Dr. Field-Fote points out that it is rarely the case in a spinal cord injury, even a severe one, that there is no activity below the level of injury. The epidural electrical stimulation (EES) still activates the circuits that the brain wants to communicate with but can’t, either because enough signals cannot get through or because of the demyelination of the axons, bringing them closer to the threshold needed to get them working.
The companion paper published in Nature Neuroscience is entitled “Electrical spinal cord stimulation must preserve proprioception to enable locomotion in humans with spinal cord injury.” In this paper, the authors hypothesized that part of the reason that EES has had limitations to date is due to an interference between EES and proprioception, or the ability to know where your limbs (or other body parts) are in space. The results suggest that EES blocks a significant amount of proprioceptive input in humans, but not in rats.
Dr. Field-Fote explains that this finding makes Dr. Courtine’s targeted approach of stimulation much more striking. In fact, the previous approaches of more general stimulation, where the proprioception may have been blocked, could have created an obstacle that patients needed to overcome. This may also explain why previous methods take longer training regimens to see improvement. Having this information has allowed Dr. Courtine’s team to identify stimulation parameters that don’t block the proprioceptive information.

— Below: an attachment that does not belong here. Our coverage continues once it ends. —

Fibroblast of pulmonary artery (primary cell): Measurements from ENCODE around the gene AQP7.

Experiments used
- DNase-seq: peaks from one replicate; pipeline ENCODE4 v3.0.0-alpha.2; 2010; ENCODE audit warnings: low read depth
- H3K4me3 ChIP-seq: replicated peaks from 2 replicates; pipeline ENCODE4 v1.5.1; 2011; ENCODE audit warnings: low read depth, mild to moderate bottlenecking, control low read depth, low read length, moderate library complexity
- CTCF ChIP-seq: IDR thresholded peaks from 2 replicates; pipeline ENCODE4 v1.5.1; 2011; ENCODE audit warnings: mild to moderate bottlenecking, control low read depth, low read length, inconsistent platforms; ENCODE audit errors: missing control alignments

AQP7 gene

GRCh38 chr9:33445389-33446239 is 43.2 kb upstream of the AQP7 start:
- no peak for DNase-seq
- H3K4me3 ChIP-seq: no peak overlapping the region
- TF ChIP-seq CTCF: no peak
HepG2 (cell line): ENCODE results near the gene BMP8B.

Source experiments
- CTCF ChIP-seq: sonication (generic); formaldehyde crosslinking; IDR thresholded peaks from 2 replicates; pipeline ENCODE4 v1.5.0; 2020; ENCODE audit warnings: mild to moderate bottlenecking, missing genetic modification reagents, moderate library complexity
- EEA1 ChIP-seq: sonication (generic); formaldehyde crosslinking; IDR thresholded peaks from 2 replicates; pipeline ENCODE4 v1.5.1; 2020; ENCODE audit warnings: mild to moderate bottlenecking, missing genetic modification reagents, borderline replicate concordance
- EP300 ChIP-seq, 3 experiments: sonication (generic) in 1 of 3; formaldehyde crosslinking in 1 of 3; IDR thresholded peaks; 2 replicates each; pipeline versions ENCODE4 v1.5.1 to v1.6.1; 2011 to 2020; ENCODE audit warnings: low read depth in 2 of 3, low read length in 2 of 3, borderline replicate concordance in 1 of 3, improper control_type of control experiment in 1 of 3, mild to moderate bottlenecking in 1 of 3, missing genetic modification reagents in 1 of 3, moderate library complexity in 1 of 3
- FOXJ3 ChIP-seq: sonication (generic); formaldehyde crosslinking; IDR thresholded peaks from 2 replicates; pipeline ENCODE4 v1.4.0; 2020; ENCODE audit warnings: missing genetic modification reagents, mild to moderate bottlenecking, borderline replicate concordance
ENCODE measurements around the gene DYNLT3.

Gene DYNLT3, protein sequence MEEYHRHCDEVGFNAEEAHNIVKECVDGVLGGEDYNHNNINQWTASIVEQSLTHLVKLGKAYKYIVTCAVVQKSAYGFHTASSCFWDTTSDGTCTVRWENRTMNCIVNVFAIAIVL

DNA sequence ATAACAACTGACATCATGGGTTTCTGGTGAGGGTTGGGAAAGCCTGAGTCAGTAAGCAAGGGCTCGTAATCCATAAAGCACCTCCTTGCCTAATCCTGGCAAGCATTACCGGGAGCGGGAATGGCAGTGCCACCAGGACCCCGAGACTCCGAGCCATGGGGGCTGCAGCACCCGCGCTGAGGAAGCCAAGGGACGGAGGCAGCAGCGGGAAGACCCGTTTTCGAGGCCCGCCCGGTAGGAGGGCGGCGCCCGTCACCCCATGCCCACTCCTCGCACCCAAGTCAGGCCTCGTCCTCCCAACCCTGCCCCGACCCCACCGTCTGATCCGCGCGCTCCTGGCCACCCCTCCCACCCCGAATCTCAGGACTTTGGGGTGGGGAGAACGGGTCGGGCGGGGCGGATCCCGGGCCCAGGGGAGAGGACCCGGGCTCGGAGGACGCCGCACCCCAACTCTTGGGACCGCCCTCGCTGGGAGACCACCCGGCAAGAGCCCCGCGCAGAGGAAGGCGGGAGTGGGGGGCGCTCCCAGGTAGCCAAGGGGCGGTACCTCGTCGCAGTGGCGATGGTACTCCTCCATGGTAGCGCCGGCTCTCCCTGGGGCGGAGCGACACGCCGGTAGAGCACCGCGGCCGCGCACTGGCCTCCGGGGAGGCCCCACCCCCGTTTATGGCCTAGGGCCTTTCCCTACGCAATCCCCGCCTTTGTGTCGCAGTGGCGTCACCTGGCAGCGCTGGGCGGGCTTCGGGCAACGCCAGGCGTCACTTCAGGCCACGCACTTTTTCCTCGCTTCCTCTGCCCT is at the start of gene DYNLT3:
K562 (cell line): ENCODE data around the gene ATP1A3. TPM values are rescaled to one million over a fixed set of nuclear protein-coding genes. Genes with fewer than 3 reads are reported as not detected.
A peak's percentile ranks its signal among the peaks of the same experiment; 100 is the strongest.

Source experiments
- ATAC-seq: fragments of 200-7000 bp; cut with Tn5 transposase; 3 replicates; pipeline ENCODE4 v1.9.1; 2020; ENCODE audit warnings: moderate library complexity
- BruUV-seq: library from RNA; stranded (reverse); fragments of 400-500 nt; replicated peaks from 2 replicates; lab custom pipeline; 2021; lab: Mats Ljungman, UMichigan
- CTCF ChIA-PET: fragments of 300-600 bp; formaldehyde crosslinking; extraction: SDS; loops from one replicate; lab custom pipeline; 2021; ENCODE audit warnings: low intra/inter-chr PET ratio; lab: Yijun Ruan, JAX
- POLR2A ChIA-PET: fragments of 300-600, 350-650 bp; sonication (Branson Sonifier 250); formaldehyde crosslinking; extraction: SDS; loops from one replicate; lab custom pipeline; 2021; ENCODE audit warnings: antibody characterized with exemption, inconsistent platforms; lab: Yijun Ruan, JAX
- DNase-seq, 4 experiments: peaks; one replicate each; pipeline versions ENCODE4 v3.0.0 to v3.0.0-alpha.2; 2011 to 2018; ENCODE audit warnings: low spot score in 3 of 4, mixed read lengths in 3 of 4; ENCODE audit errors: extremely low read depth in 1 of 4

Dr. Field-Fote says that she “tends to be rather critical, but this group did a really good job” and that the work has “a lot of value for real-world function, mainly because it doesn’t require months of training.” It also expands the evidence to those with different spinal cord severity classifications which, to our knowledge, has not been studied before, according to Kristin Zhao, Ph.D., director of the Mayo Clinic Assistive and Rehabilitative Technologies Laboratory.